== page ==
This was my attempt to pay homage to the beer that put cans on the craft beer scene, to which I will always be a faithful and loyal admirer to Oskar Blues Brewery and their Dale's Pale Ale. Now if only I could get my homebrew in a can to take with me skiing, canoeing and bike riding, I would be all set.
The chocolate malt gives this popular beer a brown-amber color.
A blonde ale kit from South Hills Brewing Supply
Another Pale Ale kit. It is kind of a cross between an American Pale Ale and a Blonde Ale.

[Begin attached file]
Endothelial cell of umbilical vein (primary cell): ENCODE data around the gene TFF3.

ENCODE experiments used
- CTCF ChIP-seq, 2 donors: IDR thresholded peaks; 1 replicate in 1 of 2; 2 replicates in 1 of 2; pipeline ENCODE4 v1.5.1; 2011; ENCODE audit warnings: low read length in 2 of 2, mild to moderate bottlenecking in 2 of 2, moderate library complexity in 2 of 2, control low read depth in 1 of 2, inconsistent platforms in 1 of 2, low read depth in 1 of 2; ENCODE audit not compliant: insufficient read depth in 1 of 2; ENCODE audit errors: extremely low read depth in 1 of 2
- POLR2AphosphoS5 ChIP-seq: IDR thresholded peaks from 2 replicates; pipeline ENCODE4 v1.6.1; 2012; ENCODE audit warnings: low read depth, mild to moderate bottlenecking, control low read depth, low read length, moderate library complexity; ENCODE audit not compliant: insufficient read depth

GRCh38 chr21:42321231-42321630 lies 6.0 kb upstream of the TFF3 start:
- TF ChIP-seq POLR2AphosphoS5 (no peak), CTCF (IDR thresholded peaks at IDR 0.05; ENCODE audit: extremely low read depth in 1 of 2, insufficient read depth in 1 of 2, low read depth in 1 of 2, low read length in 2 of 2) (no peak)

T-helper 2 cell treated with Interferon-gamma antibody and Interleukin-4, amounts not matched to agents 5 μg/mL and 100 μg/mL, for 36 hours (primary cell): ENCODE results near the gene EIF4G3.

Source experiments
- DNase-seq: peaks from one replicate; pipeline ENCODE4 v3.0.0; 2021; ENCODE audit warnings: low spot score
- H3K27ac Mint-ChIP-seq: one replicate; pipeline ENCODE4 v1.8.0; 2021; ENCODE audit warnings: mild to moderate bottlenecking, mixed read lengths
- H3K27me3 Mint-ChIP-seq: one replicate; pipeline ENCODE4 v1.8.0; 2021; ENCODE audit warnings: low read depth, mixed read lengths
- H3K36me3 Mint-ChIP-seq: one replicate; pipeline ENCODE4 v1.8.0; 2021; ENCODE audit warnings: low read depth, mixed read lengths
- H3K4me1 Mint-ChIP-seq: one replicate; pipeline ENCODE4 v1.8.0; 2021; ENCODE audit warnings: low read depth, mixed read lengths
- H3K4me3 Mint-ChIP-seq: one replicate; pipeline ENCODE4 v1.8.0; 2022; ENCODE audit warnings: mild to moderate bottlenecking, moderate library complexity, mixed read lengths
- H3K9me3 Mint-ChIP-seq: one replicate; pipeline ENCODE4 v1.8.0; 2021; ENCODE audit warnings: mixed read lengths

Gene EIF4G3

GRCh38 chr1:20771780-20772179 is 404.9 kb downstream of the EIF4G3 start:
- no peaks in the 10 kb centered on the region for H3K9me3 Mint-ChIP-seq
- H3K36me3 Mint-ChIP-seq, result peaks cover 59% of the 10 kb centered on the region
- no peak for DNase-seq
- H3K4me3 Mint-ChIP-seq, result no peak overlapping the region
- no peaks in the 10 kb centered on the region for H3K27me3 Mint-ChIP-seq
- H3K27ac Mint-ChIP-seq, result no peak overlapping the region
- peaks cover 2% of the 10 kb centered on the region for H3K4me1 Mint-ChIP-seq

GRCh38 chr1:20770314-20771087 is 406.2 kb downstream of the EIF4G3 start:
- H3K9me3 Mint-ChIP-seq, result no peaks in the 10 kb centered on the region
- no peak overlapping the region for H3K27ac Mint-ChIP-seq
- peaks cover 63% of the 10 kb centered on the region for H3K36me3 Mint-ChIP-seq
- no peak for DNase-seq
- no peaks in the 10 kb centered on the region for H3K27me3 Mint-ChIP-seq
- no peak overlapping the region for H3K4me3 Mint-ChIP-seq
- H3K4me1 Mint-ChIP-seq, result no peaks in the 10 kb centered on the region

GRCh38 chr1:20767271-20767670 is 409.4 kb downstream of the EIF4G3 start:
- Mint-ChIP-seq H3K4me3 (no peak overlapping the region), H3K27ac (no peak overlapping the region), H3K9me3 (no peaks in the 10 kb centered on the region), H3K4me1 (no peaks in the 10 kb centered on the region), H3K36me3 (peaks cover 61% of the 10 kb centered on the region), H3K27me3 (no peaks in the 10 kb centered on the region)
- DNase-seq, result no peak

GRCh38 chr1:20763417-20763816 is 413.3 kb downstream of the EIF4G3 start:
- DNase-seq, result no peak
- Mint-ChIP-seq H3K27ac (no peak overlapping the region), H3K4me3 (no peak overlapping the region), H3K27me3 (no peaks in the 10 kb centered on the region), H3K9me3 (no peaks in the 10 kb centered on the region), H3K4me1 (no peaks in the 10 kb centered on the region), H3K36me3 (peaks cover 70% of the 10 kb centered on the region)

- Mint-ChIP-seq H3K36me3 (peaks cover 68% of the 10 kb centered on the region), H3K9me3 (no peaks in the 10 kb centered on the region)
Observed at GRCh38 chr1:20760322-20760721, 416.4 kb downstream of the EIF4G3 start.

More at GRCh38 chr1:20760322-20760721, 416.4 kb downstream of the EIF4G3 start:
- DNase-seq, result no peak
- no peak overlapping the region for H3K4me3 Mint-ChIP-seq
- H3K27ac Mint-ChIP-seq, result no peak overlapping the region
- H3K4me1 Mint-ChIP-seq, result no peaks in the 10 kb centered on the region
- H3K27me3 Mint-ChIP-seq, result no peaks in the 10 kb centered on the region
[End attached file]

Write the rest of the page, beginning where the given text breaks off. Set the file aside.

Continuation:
The Winemaker Shop, Fort Worth, Texas
A Spiced Pale Summer Ale.
Great Fermentations, Indianapolis, Indiana
A Golden Summer Ale to beet the heat.
DeFalco’s Home Wine & Beer Supplies, Houston, Texas
A malty English Scottish Strong Red Ale.
"When we fill the used Chardonnay barrels, we only add Brettanomyces
in with the beer as we are filling the barrels. The acidity comes from
the bacteria that are floating around our barrel room. To achieve the acidity as a homebrewer, you'll need to add
some Lacto and Pedio."
Here is a more subtle version of an American Amber Ale that is good to pair with foods.
This version of American Amber Ale is hopped fairly aggressively but balanced by a high gravity.